Don’t believe it for a minute. For starters, the June 1, 2018 subpoena is frivolous and unenforceable. Shortly after the subpoena was made public, attorney Robert Barnes tweeted out a 2008 federal case holding that civil subpoenas cannot be used to seize communications from third-party servers. See In re Subpoena Duces Tecum to AOL, LLC, 550 F. Supp. 2d 606 (E.D. Va.). It’s not even a close question:
The Stored Communications Act (“SCA”) unambiguously states that the contents of electronically stored communications shall not be disclosed to parties unless an enumerated exception applies. 18 U.S.C. § 2702. A civil subpoena is not an exception. See In re Facebook, Inc., 923 F.Supp.2d 1204, 1206 (N.D.Cal.2012) (“The case law confirms that civil subpoenas may not compel production of records from providers like Facebook.”); Viacom Intern. Inc. v. Youtube Inc., 253 F.R.D. 256, 264 (S.D.N.Y.2008) (“[SCA] § 2702 contains no exception for disclosure of [private videos and the data which reveal their contents] pursuant to civil discovery requests.”); In re Subpoena Duces Tecum to AOL, LLC, 550 F.Supp.2d 606, 611 (E.D.Va.2008) (“… the statutory language of the [SCA] does not include an exception for the disclosure of electronic communications pursuant to civil discovery subpoenas.”).
Finkle v. Howard Cty., Md., No. CIV. SAG-13-3236, 2014 WL 6835628, at *2 (D. Md. Dec. 2, 2014), aff’d sub nom. Finkle v. Howard Cty., 640 F. App’x 245 (4th Cir. 2016).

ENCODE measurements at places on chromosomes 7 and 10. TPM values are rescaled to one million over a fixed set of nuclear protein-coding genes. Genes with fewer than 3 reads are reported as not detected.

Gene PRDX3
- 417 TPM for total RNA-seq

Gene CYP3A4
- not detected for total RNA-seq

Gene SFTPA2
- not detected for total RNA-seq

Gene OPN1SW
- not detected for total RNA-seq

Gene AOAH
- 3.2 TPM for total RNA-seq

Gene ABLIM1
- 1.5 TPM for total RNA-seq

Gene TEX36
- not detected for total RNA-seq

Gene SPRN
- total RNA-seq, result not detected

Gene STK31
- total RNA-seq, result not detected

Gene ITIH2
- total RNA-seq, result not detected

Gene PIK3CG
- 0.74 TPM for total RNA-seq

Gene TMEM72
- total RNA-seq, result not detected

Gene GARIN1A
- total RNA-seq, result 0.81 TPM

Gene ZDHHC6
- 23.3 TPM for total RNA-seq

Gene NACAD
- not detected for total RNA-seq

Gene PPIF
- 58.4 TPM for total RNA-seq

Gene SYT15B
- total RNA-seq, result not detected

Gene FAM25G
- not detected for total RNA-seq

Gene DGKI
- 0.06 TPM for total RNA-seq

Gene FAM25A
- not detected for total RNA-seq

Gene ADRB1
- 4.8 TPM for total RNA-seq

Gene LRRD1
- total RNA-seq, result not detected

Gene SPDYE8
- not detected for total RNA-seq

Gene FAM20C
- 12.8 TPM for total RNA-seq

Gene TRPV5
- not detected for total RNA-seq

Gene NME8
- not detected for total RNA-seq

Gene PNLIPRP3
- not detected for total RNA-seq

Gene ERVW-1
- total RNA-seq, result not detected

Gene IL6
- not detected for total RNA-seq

Furthermore, there are other (and much better) ways to communicate securely than by private Twitter message, a fact that would have been known both to Wikileaks and to Seth Rich, who was an IT professional. Aaron Rich probably knows already that neither he nor his brother sent any messages to Wikileaks via Twitter, thus it is safe for his lawyers to pretend that they are trying to reveal the truth about Wikileaks by serving an unenforceable subpoena for its private messages. At the same time, Mr. Rich refuses to authorize Wikileaks itself to release information transmitted by other methods, e.g., Protonmail or Signal. I guess they assumed that a hayseed like me wouldn’t recognize the head fake.
By 1:45 p.m. on Sunday afternoon, I received a notice from Joshua Riley, another partner at Boies Schiller, that Mr. Rich was withdrawing his June 1, 2018 subpoena. Frankly, I was a little disappointed, because I had almost finished drafting a ferocious motion to quash the subpoena and sanction the attorneys who issued it.
According to Mr. Riley, his firm intends to issue a revised subpoena, so allow me to issue this unrevised warning to the Boies Schiller firm: if you creeps pull another stupid stunt like trying to subpoena my private messages, I’m asking for sanctions. Your boy Robert Mueller may have succeeded in seizing Michael Cohen’s records, but I am not Michael Cohen, I have not done anything unethical or illegal, and I doubt most judges would tolerate oily shysters who harass opposing counsel with frivolous subpoenas.
WHAT IS AARON RICH’S CASE REALLY ABOUT?
I’m not the first to wonder how the Rich family is paying $1,000-per-hour law firms to carry out their litigation campaign. According to my client, he agreed to pay for a private investigator in 2016 because the family said it could not afford to hire one. So where is all the money coming from now?
The first possibility is that the firms took these cases on a contingency basis. As a general rule, Republicans and conservatives don’t know how to play offense, either politically or legally, so maybe Boies Schiller thought it could bully and intimidate the defendants into a quick settlement. As it happens, one of the attorneys representing The Washington Times told me last week that the company is already negotiating a settlement with Aaron Rich (I encouraged the Times lawyer to stand firm at least until we get to the evidence).